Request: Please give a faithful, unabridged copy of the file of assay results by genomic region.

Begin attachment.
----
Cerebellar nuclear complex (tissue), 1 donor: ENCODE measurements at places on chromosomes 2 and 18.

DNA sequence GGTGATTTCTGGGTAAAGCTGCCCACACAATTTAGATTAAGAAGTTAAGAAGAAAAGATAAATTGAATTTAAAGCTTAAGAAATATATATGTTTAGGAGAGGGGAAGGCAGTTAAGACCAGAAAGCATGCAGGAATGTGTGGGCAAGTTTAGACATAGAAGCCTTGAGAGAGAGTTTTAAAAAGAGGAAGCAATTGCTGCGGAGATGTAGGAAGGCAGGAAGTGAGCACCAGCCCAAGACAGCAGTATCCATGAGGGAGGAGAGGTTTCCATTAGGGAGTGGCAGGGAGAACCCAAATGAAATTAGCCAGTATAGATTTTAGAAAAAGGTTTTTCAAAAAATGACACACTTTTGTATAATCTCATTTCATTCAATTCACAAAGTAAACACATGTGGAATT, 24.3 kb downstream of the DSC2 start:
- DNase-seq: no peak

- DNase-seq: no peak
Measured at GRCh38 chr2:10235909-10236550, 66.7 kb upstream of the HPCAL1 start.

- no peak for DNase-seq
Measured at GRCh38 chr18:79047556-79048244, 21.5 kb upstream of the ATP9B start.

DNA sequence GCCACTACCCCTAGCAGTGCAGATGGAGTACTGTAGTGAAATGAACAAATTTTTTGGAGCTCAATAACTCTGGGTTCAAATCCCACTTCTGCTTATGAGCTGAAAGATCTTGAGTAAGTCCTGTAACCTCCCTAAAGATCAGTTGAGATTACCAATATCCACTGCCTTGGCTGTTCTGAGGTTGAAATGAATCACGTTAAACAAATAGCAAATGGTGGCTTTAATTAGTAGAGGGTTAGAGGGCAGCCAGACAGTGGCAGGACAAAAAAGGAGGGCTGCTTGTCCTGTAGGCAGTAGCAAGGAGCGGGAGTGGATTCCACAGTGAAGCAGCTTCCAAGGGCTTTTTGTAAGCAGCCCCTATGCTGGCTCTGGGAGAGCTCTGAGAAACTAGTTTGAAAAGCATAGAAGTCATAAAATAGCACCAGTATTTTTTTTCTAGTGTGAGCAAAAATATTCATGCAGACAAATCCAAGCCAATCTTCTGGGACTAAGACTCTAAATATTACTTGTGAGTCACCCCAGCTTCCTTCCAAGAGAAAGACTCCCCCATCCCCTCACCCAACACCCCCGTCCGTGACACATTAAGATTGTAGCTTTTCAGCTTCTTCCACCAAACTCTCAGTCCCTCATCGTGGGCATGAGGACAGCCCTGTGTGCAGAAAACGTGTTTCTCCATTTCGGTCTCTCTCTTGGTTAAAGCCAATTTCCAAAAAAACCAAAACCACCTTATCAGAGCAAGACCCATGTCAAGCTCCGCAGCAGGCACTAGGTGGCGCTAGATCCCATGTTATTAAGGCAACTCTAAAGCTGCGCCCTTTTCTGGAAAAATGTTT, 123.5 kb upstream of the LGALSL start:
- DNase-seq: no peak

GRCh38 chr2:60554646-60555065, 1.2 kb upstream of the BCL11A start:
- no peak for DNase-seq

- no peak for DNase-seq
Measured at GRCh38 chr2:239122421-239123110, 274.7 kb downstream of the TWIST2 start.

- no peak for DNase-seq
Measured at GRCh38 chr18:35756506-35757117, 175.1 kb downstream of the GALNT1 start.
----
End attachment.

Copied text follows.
Cerebellar nuclear complex (tissue), 1 donor: ENCODE measurements at places on chromosomes 2 and 18.

DNA sequence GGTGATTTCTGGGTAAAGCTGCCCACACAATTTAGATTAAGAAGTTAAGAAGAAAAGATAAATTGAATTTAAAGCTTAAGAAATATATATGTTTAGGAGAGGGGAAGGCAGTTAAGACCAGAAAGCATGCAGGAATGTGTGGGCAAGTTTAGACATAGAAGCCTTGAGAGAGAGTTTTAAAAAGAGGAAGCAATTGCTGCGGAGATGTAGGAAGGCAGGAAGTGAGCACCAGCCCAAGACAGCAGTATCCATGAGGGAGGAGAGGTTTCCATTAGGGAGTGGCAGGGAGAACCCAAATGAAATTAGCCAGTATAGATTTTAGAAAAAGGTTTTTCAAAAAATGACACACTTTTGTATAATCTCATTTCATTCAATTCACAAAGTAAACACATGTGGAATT, 24.3 kb downstream of the DSC2 start:
- DNase-seq: no peak

- DNase-seq: no peak
Measured at GRCh38 chr2:10235909-10236550, 66.7 kb upstream of the HPCAL1 start.

- no peak for DNase-seq
Measured at GRCh38 chr18:79047556-79048244, 21.5 kb upstream of the ATP9B start.

DNA sequence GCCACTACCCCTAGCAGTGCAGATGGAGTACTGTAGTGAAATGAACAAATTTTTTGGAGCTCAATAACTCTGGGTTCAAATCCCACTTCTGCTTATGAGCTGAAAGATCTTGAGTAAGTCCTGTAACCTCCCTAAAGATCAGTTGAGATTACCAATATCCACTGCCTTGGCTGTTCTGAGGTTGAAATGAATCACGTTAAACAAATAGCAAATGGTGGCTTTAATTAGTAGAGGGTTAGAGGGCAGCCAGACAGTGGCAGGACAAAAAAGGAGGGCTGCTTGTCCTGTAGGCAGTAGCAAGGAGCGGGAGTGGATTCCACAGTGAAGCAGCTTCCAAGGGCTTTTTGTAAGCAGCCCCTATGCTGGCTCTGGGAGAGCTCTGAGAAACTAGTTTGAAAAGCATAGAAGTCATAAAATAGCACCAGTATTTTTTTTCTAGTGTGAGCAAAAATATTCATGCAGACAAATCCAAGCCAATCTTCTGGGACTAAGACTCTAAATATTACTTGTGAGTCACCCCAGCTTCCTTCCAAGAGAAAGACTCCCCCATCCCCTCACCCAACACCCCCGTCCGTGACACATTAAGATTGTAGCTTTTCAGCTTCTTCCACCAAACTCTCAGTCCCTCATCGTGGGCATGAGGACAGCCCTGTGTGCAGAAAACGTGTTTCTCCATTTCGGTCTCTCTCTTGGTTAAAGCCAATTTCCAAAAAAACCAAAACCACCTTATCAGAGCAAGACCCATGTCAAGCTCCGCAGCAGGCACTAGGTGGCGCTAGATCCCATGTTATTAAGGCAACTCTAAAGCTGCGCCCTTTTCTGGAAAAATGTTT, 123.5 kb upstream of the LGALSL start:
- DNase-seq: no peak

GRCh38 chr2:60554646-60555065, 1.2 kb upstream of the BCL11A start:
- no peak for DNase-seq

- no peak for DNase-seq
Measured at GRCh38 chr2:239122421-239123110, 274.7 kb downstream of the TWIST2 start.

- no peak for DNase-seq
Measured at GRCh38 chr18:35756506-35757117, 175.1 kb downstream of the GALNT1 start.